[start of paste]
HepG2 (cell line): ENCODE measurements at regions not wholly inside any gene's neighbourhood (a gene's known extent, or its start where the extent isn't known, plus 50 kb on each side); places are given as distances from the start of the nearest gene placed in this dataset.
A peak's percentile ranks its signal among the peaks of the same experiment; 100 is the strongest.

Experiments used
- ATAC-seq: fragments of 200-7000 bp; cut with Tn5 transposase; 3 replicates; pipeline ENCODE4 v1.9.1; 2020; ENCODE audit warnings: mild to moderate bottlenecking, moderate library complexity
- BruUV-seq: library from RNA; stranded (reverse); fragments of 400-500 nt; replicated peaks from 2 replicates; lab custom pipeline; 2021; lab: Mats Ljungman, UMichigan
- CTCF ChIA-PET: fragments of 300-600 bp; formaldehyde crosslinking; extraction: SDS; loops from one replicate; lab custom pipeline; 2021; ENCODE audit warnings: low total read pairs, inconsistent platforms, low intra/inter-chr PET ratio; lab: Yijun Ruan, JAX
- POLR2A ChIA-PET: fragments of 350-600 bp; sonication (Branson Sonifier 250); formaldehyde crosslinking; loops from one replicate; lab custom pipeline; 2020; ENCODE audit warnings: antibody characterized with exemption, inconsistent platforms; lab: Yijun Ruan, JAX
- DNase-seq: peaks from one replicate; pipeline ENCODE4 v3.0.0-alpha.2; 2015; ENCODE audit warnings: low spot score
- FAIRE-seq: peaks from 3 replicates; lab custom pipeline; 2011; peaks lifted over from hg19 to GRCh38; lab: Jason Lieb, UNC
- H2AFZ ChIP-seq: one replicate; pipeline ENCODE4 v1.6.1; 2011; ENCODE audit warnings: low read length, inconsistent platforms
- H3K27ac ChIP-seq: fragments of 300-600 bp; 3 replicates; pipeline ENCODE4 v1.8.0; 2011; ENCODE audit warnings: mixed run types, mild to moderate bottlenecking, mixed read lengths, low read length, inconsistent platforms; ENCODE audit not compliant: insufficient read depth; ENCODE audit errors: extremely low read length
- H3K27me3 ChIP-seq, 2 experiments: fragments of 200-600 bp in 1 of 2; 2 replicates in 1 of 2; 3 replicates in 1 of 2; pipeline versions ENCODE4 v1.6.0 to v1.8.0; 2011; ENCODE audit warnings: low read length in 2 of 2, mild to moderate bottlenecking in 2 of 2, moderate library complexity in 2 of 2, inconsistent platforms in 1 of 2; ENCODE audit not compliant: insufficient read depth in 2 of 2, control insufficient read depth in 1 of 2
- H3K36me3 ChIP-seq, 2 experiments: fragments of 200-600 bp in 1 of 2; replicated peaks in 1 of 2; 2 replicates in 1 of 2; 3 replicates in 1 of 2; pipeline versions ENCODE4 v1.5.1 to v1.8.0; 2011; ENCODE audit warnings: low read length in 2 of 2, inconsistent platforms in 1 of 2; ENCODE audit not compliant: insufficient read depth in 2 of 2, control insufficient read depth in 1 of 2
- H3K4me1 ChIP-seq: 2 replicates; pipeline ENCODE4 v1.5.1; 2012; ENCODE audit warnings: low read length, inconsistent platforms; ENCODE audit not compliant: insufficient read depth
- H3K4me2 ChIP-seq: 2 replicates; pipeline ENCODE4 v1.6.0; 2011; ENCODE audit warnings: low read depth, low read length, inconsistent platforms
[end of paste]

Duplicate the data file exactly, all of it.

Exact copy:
HepG2 (cell line): ENCODE measurements at regions not wholly inside any gene's neighbourhood (a gene's known extent, or its start where the extent isn't known, plus 50 kb on each side); places are given as distances from the start of the nearest gene placed in this dataset.
A peak's percentile ranks its signal among the peaks of the same experiment; 100 is the strongest.

Experiments used
- ATAC-seq: fragments of 200-7000 bp; cut with Tn5 transposase; 3 replicates; pipeline ENCODE4 v1.9.1; 2020; ENCODE audit warnings: mild to moderate bottlenecking, moderate library complexity
- BruUV-seq: library from RNA; stranded (reverse); fragments of 400-500 nt; replicated peaks from 2 replicates; lab custom pipeline; 2021; lab: Mats Ljungman, UMichigan
- CTCF ChIA-PET: fragments of 300-600 bp; formaldehyde crosslinking; extraction: SDS; loops from one replicate; lab custom pipeline; 2021; ENCODE audit warnings: low total read pairs, inconsistent platforms, low intra/inter-chr PET ratio; lab: Yijun Ruan, JAX
- POLR2A ChIA-PET: fragments of 350-600 bp; sonication (Branson Sonifier 250); formaldehyde crosslinking; loops from one replicate; lab custom pipeline; 2020; ENCODE audit warnings: antibody characterized with exemption, inconsistent platforms; lab: Yijun Ruan, JAX
- DNase-seq: peaks from one replicate; pipeline ENCODE4 v3.0.0-alpha.2; 2015; ENCODE audit warnings: low spot score
- FAIRE-seq: peaks from 3 replicates; lab custom pipeline; 2011; peaks lifted over from hg19 to GRCh38; lab: Jason Lieb, UNC
- H2AFZ ChIP-seq: one replicate; pipeline ENCODE4 v1.6.1; 2011; ENCODE audit warnings: low read length, inconsistent platforms
- H3K27ac ChIP-seq: fragments of 300-600 bp; 3 replicates; pipeline ENCODE4 v1.8.0; 2011; ENCODE audit warnings: mixed run types, mild to moderate bottlenecking, mixed read lengths, low read length, inconsistent platforms; ENCODE audit not compliant: insufficient read depth; ENCODE audit errors: extremely low read length
- H3K27me3 ChIP-seq, 2 experiments: fragments of 200-600 bp in 1 of 2; 2 replicates in 1 of 2; 3 replicates in 1 of 2; pipeline versions ENCODE4 v1.6.0 to v1.8.0; 2011; ENCODE audit warnings: low read length in 2 of 2, mild to moderate bottlenecking in 2 of 2, moderate library complexity in 2 of 2, inconsistent platforms in 1 of 2; ENCODE audit not compliant: insufficient read depth in 2 of 2, control insufficient read depth in 1 of 2
- H3K36me3 ChIP-seq, 2 experiments: fragments of 200-600 bp in 1 of 2; replicated peaks in 1 of 2; 2 replicates in 1 of 2; 3 replicates in 1 of 2; pipeline versions ENCODE4 v1.5.1 to v1.8.0; 2011; ENCODE audit warnings: low read length in 2 of 2, inconsistent platforms in 1 of 2; ENCODE audit not compliant: insufficient read depth in 2 of 2, control insufficient read depth in 1 of 2
- H3K4me1 ChIP-seq: 2 replicates; pipeline ENCODE4 v1.5.1; 2012; ENCODE audit warnings: low read length, inconsistent platforms; ENCODE audit not compliant: insufficient read depth
- H3K4me2 ChIP-seq: 2 replicates; pipeline ENCODE4 v1.6.0; 2011; ENCODE audit warnings: low read depth, low read length, inconsistent platforms